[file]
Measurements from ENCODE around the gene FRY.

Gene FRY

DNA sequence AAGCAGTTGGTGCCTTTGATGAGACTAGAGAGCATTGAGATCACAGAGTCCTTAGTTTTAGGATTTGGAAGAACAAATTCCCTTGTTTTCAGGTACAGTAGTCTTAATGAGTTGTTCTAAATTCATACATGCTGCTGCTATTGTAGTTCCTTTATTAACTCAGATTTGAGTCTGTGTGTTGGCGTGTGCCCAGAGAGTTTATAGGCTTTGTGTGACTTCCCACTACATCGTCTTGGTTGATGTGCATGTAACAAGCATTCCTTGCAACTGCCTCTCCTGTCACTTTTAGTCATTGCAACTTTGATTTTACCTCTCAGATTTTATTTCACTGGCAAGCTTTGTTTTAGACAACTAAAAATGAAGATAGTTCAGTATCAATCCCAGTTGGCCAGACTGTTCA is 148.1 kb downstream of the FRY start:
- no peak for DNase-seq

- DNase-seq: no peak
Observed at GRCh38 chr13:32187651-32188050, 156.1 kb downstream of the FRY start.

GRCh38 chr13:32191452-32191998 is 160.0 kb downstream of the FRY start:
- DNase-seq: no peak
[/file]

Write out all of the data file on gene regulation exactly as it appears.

Measurements from ENCODE around the gene FRY.

Gene FRY

DNA sequence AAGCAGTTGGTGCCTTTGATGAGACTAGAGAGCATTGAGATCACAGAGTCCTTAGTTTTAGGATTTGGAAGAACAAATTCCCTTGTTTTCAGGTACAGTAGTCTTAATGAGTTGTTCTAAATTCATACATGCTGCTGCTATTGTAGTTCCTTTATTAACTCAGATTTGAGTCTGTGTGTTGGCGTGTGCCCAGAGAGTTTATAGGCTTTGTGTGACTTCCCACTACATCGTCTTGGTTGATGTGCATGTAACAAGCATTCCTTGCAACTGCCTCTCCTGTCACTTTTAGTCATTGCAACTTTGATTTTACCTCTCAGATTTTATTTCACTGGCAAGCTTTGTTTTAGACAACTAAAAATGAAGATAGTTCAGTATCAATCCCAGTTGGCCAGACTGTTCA is 148.1 kb downstream of the FRY start:
- no peak for DNase-seq

- DNase-seq: no peak
Observed at GRCh38 chr13:32187651-32188050, 156.1 kb downstream of the FRY start.

GRCh38 chr13:32191452-32191998 is 160.0 kb downstream of the FRY start:
- DNase-seq: no peak